Staff Writer

SEBRING — Rep. Cary Pigman (R-Avon Park) told members of Highlands County Florida Farm Bureau at Friday’s annual meeting to beware of new regulations on sugar.

He said the movement from best management practices to full monitoring of soil and water around agricultural operations, as is being suggested by state regulators and many legislators from the coasts, is meant to check how much in nutrients washes off fields, groves and pastures.

However, it could be used, in his opinion, to shut down agriculture in Florida’s Heartland.

“There is a target on our backs,” Pigman told Farm Bureau members. “There are forces that want to put sugar out of business. I fear citrus, dairy and row crops will all get rolled into that.”

People in Tallahassee want to forego best management practices and go to “nutrient monitoring,” Pigman said. That could mean drilling wells around the perimeter of agricultural operations to watch for nutrients leaving the property.

Only, when he asked, Pigman said, no one would tell him how they would do that or pay for it.

They indicated to him that the landowner would pay, he said.

Some have advocated having all agricultural operations set aside 20% of their land for reservoirs, also not reimbursed.

That’s a “taking,” Pigman said, which is illegal.

All of this is to reduce blue-green algae blooms, which have plagued the state recently, Pigman said.

The focus on agriculture, he said, ignores the effects of urban areas like Orlando, which sits at the headwaters of the Kissimmee River.

Right now, Pigman said, the South Florida Water Management District has no agricultural representative on its board, and the Southwest Florida Water Management District has agriculture vacancies.

He suggests all agriculturalists be at the task meetings for these regulations, to be heard.

“I’ve made calls. I’ve made my position clear,” Pigman said. “Right now, you guys are in trouble. A lot of people want to turn all this heartland into a wildlife preserve. We need people to understand that raising food is not a nefarious activity.”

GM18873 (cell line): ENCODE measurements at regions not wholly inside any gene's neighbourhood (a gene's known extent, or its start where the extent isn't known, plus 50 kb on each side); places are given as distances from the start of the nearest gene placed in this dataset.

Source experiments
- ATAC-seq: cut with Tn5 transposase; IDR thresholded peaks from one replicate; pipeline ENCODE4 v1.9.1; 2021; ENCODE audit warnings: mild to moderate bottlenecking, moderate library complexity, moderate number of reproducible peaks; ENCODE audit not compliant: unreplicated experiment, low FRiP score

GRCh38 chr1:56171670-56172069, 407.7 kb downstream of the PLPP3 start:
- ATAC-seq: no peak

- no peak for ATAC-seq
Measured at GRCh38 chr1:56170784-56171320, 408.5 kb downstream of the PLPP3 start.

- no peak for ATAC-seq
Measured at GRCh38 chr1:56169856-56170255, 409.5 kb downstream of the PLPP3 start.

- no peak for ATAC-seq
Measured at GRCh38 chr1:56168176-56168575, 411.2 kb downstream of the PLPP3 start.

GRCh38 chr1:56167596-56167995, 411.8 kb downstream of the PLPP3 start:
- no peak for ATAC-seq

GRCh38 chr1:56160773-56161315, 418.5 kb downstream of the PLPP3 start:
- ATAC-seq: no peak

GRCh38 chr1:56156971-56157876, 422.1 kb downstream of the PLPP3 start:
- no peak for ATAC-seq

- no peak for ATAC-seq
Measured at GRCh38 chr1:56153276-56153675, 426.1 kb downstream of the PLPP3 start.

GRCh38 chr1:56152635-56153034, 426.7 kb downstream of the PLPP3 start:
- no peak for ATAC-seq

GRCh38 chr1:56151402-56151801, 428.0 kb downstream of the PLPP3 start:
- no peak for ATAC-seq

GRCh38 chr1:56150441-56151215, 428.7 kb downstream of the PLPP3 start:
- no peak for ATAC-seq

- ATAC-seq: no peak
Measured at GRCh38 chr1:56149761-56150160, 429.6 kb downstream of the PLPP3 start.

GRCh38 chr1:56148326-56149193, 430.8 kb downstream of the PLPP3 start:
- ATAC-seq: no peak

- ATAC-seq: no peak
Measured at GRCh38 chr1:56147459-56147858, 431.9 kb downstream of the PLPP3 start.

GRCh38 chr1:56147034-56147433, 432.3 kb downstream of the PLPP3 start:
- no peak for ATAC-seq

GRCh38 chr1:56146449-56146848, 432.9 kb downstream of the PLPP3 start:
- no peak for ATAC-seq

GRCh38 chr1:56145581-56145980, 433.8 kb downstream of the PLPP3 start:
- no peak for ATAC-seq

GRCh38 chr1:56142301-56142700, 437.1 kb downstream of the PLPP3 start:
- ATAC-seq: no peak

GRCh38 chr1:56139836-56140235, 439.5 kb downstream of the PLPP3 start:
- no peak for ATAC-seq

On the light side of the meeting, members heard about the latest achievement and fundraising activities of both Future Farmers of America and Farm Bureau’s Young Farmers & Ranchers programs.

Scott Kirouac told members that “Ag Angels” last year raised $80,740 to provide Christmas cheer to needy families.

Over the last 13 years, the charity effort has raised $350,000, and has gotten steadily better each year, Kirouac said.

Members also pulled out their wallets for the annual cake auction, selling off home-baked desserts to the highest bidders to support the local organization’s donations to programs throughout the community.

Such delights as an Italian cream cake that sold for $35 early in the auction, followed by a chocolate Bundt cake selling for $55, “Grandmother’s pound cake,” which sold for $65, and a carrot cake that sold for $60.

Then an Oreo cookie layer cake ended up in a bidding war between rival equipment suppliers, the local Kubota dealership and the John Deere dealership.

John Deere won with a $500 bid.

The auction continued, selling a guava cobbler for $200 and a “Hummingbird cake” for $260.

A banana cake with salted caramel buttercream icing sold for $130, while a praline torte sold for $110.

Then the Oreo cake got re-donated, and Dan Franklin, Kubota dealer, bid $505.

Immediately, another tractor supplier bid against him, and when the bidding stopped, Franklin had bought the cake for $700.

All told, the cake auction raised more than $2,100 for the organization’s funds.


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